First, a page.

Aerohive ups the bar for 802.11n APs
Well here we are 6 weeks after my last post on Aerohive and I find myself once again with some interesting news to write about. Today Aerohive has announced three new APs to their lineup, which add some exciting new features to their 802.11n APs. These are the HiveAP 330, 350 and 170. The first two are 3×3:3 450 Mbps 802.11n and the last a 2×2:2 300 Mbps outdoor 802.11n AP.
Looking first at the 330 & 350 APs, they are both smaller and faster and also able to run on 802.af power. Why would an enterprise want to upgrade to 3×3:3 450 Mbps when most of their current client population are not able to make use of all this bandwidth? To answer that I will talk about a feature of the design of these new APs that sets Aerohive well apart from the rest of the pack.
The above picture shows the custom designed, high-powered radio that Aerohive has used for these new APs. Using a high-powered radio gives the AP the ability to have a lower error rate or lower EVM (Error Vector Magnitude) because it is not reaching the peak of its range. The analogy here would be a 10W amplifier vs a 100W amplifier for playing music. If you play 10W on the 10W amp you would more than likely get distorted sound, for the 100W amp you would get a much clearer and error free sound. The next part of the custom design is highlighted above, the PA and LNA. In most designs these components are handled by the same single chip. Aerohive has separated these to improve the receive sensitivity of the LNA (Low Noise Amp). By focusing on this part of the design, they have been able to improve the upstream performance especially for low powered clients (such as tablets and smartphones) by as much as 5dBm at the same data rates as the older HiveAP 320/340 and even improve 5GHz coverage for laptops. In a varied client environment this helps immensely to improve the overall client experience.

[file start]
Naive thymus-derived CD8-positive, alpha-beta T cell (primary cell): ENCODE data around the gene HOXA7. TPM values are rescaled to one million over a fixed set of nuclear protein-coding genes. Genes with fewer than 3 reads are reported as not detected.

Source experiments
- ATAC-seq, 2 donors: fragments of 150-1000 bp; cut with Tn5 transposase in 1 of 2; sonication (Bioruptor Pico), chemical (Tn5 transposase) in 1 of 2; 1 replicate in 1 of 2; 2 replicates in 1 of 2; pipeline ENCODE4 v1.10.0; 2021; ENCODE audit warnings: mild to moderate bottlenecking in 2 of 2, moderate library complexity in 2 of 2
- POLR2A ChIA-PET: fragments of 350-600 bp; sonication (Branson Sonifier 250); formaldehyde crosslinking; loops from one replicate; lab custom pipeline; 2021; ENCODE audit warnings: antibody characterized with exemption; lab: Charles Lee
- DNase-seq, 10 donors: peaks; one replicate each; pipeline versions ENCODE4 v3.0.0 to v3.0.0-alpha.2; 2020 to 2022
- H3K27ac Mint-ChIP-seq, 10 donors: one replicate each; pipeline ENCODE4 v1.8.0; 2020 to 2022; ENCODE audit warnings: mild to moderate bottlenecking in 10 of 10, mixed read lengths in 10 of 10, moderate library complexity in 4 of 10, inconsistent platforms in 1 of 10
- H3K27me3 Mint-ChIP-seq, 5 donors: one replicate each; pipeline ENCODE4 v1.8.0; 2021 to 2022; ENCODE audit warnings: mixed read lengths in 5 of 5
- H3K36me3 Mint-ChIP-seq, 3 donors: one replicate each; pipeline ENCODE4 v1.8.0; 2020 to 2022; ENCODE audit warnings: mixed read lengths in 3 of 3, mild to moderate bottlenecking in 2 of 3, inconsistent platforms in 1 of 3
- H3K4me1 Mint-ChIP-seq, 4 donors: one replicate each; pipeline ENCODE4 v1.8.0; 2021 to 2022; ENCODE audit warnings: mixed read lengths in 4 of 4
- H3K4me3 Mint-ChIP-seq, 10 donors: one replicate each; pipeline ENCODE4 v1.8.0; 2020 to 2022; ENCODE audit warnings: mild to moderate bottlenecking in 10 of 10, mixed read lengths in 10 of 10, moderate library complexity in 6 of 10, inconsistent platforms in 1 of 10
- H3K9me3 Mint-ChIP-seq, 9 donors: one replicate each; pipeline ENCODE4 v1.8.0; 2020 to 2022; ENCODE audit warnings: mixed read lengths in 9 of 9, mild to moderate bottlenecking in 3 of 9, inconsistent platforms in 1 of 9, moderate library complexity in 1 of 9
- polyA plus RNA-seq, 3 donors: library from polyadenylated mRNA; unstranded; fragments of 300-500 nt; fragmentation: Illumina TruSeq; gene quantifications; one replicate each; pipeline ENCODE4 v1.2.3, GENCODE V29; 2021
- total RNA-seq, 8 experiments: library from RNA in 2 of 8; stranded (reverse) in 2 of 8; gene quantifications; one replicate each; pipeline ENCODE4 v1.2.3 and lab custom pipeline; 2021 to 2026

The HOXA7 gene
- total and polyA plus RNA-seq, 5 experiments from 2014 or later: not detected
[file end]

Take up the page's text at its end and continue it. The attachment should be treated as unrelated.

This feature aims particularly at the fact that users just expect the WLAN to work the same on all their devices. When the CIO comes to you with his new tablet and doesn’t understand why his laptop works fine in his office for streaming video and the tablet doesn’t seem to be able to stay connected its pretty difficult to tell him its because the Wi-Fi in his new tablet just isn’t all that good. I have seen admins out of frustration just end up putting an AP in the CIOs office to ‘fix’ the problem, which can of course make it worse and not really solve it for everyone else.
One last important point about these APs is that Aerohive has priced them exactly the same as the current HiveAP 320/340 models rather than at a premium as other vendors are doing. This will mean they will compete strongly even with existing 3×3:2 APs from those other vendors.
Moving on the the HiveAP 170, this is Aerohive’s first dedicated outdoor AP. Earlier it was possible to buy an enclosure kit for the HiveAP 340 to use it as an outdoor AP, but this will not be available once the 170 starts shipping. This makes a lot of sense to me and I am glad to see that Aerohive is starting to develop this part of its portfolio. The 170 is a hardened AP able to operate in temperatures from -40 to +55C and are fully waterproof to the IP68 standard. This AP will be available at the end of Q3.
Aerohive has certainly had a number of recent announcements that show they are continuing to up the bar on both features for 802.11n APs (such as built in spectrum analysis) as well as new hardware that increases the pressure on competitors. These newly announced APs show that its not only raw speed that matters, especially when there is a large amount of variability in clients, but also being able to make the lower powered clients such as the single stream tablets and smartphones so prevalent in todays enterprise environment able to perform well. One benefits of moving to a 3 spatial stream AP is that you are increasing the ability of the WLAN to handle more clients per AP as well as more data. With the average number Wi-Fi devices per person set to shoot up from 2 (laptop and smartphone) to many more this will become increasingly an issue.
My take on these new APs is that they are not just ‘more of the same’ to bring Aerohive on a par with their competitors. Its obvious that a considerable amount of thought was put into adding new capabilities to these APs that meet the challenges in todays enterprise WLAN. As we move more and more towards Wi-Fi as being a default access method instead of an optional extra we will find new challenges to making sure that as wireless engineers we can keep the WLAN performing in an optimum way for all clients. I’m glad that Aerohive as a company recognizes those challenges and adapts their products to meet them and makes my job easier at the same time.